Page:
Now that the September 9, 2011 deadline has passed people actually have the chance to think. It is understood that OVDI was primarily aimed at U.S. taxpayers who were using offshore bank accounts to hide money – and evade U.S. income tax. Even the name “Offshore Voluntary Disclosure Initiative” is telling. Two points: Continue reading
“There has been a lingering question about the US tax treatment of Canadian Mutual Funds in taxable accounts. This discussion does not apply to investments in RRSP accounts. In early 2010, the Internal Revenue Service issued a determination that most Canadian Mutual Funds are corporations for US tax purposes, even though they are organized as trusts under Canadian law. Because they are corporations, most Canadian Mutual Funds are Passive Foreign Investment Companies (PFIC).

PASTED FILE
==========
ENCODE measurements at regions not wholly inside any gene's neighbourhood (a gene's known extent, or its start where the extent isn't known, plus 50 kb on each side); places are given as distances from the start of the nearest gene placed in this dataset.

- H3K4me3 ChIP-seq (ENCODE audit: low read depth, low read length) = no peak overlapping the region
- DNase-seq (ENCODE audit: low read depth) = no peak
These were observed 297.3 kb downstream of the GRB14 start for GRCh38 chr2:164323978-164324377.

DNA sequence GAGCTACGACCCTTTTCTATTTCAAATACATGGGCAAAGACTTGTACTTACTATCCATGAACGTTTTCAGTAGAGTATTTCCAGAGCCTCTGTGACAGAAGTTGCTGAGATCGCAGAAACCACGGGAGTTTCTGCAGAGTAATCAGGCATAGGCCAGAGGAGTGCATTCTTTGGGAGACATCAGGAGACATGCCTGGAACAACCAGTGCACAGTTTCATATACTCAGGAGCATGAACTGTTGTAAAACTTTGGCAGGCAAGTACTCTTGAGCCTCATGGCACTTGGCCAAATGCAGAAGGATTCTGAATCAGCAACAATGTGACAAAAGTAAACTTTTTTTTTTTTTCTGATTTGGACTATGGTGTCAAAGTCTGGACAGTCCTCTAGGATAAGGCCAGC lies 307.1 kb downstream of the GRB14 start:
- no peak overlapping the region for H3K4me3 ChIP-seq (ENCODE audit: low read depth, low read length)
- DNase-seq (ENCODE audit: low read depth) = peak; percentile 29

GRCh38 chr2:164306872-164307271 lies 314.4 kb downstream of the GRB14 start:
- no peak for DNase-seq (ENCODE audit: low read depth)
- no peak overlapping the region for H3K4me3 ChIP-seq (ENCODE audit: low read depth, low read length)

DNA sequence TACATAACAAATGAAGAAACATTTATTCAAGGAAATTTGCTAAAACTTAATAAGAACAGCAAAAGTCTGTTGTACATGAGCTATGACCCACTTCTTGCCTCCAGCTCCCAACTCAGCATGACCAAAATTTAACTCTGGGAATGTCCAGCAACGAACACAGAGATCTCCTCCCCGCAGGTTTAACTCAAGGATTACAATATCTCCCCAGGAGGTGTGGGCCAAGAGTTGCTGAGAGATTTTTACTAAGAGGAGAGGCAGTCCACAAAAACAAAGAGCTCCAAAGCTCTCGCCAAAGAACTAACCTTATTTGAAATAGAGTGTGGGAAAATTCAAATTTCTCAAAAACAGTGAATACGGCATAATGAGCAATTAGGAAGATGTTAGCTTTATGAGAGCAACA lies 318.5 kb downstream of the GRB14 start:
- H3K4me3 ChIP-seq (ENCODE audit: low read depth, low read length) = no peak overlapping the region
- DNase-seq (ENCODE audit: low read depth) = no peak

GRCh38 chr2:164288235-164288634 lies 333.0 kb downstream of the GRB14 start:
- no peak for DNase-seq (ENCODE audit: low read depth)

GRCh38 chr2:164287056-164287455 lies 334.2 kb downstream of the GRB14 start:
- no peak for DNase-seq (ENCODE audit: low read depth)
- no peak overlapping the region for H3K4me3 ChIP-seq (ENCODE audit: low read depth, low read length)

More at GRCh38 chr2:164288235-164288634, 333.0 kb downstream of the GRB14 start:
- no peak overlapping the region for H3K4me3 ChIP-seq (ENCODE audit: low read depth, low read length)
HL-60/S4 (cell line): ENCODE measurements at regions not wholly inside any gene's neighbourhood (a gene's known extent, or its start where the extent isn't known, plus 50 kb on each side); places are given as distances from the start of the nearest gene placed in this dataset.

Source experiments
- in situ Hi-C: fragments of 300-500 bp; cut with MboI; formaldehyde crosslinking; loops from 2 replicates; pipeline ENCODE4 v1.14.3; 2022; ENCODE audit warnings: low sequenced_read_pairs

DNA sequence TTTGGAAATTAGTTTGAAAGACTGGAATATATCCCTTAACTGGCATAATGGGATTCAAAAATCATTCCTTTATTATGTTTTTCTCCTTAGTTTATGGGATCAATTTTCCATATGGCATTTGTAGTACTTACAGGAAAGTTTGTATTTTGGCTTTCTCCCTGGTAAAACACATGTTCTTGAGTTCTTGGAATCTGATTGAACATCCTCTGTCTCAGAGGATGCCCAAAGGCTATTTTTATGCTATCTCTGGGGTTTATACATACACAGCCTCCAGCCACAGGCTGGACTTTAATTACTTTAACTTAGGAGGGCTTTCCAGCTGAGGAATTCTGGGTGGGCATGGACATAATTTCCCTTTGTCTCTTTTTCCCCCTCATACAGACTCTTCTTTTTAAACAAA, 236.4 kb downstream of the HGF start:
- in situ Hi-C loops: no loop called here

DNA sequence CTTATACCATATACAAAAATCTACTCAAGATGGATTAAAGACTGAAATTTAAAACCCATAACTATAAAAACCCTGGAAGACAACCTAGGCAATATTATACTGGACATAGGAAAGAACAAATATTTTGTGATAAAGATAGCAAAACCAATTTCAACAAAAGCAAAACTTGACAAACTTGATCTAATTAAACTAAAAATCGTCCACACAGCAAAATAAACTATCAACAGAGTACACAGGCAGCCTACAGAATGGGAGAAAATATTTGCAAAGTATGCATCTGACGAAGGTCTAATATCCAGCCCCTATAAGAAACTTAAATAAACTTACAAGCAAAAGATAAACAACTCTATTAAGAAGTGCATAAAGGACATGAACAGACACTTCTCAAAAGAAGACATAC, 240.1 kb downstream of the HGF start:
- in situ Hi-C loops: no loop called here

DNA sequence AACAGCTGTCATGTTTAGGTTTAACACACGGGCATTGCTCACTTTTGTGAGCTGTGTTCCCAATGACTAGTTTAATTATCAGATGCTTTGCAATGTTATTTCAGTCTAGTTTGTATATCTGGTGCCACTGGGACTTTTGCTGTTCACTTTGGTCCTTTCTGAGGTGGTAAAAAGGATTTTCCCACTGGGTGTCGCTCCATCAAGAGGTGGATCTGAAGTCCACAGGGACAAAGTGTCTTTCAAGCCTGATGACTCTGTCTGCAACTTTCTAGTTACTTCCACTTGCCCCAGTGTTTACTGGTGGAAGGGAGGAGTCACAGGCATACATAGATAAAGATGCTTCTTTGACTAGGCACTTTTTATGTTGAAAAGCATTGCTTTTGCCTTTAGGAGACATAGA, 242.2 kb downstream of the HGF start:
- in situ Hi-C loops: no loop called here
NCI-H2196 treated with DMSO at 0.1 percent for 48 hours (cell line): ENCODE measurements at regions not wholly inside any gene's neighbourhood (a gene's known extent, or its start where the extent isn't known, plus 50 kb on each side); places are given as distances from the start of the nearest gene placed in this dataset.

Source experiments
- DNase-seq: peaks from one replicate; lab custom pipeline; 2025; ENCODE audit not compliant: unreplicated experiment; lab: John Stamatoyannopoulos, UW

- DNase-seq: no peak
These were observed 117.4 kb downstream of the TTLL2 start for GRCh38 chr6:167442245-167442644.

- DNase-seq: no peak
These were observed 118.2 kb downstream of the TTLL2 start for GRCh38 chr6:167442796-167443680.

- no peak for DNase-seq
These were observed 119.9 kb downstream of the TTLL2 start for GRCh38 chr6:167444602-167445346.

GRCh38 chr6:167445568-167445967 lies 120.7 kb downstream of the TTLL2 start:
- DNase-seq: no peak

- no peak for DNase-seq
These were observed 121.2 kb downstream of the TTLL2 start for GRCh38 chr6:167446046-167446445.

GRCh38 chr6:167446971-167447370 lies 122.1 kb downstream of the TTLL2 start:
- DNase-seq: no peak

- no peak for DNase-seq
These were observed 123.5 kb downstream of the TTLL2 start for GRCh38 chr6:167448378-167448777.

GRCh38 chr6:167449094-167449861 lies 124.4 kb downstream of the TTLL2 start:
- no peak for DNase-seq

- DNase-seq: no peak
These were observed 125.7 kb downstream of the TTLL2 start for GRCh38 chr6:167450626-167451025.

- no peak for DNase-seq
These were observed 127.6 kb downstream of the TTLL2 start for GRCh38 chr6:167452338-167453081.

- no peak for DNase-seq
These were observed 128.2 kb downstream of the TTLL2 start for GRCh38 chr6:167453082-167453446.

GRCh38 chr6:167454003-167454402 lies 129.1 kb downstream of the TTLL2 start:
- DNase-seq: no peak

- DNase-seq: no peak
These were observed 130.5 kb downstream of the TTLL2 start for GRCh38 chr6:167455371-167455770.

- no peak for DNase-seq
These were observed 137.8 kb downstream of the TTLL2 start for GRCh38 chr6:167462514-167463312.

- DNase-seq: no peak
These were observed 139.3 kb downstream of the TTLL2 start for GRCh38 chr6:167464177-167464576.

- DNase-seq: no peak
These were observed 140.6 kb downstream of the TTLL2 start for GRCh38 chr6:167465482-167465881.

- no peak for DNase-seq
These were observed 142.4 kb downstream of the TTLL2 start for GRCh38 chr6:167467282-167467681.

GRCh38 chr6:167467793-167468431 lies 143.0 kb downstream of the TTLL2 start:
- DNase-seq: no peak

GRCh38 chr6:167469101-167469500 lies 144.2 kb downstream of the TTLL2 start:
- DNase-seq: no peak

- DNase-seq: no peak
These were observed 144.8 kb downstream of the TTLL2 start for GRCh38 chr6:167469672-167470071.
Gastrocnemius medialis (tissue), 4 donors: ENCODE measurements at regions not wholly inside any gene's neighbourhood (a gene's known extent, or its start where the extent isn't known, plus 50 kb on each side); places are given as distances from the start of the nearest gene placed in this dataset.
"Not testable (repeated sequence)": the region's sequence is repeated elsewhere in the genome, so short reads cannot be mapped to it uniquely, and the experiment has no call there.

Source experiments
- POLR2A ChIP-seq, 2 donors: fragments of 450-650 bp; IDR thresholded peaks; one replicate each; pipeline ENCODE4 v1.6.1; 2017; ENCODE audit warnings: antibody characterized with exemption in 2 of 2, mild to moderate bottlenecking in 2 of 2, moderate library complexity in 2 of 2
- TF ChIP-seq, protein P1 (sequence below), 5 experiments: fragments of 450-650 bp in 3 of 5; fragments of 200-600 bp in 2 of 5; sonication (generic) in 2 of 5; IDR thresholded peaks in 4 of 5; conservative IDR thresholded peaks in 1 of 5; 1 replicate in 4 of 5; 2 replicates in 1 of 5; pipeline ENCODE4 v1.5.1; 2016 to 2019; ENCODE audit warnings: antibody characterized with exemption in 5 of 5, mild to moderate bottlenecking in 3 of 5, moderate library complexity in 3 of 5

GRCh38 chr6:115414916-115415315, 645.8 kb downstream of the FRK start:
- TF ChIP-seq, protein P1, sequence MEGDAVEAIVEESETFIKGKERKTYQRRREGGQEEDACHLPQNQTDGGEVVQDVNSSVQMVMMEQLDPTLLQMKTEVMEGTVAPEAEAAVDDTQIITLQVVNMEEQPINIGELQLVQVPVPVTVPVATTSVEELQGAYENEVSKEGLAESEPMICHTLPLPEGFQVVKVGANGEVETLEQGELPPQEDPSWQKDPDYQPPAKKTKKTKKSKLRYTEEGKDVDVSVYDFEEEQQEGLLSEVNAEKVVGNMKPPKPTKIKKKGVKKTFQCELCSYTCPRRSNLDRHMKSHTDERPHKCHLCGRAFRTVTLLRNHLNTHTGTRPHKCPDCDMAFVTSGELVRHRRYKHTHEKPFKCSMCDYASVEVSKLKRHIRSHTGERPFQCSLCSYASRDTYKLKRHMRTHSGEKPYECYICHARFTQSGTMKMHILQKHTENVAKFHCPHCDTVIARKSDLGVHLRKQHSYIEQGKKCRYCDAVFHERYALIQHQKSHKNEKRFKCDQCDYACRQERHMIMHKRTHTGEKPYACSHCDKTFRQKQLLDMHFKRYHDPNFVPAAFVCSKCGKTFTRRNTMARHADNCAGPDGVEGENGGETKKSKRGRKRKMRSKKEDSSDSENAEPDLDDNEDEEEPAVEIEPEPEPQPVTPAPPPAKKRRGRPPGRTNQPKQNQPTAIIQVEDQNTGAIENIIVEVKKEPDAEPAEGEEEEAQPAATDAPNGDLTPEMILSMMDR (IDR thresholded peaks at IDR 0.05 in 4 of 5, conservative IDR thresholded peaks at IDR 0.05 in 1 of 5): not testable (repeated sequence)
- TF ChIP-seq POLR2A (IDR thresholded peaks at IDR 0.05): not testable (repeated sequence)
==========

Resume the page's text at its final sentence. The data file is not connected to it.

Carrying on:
A PFIC investor has burdensome US tax reporting as well as potentially confiscatory taxation. If a PFIC provides certain required information, the tax burden can be lessened, but this is not practical for must Canadian Mutual Funds.
There are two solutions—one short-term and one permanent. On a short-term basis you can report income on a “marked to market” basis in your US income tax return. This means that the change in value during the year will be reported as ordinary income. This, of course will, require additional valuation information each year, but it will avoid potential tax and interest charges that have the potential to exceed 100% of the income from the investment.
The second solution, and the one I recommend is divest your portfolio of all foreign mutual funds and invest in individual security issues. While this may not sound like a sensible solution for the Canadian investor, but it is the price of being a U.S. taxpayer.”
Thank you Mr. Kirschner for the succinct advice! Continue reading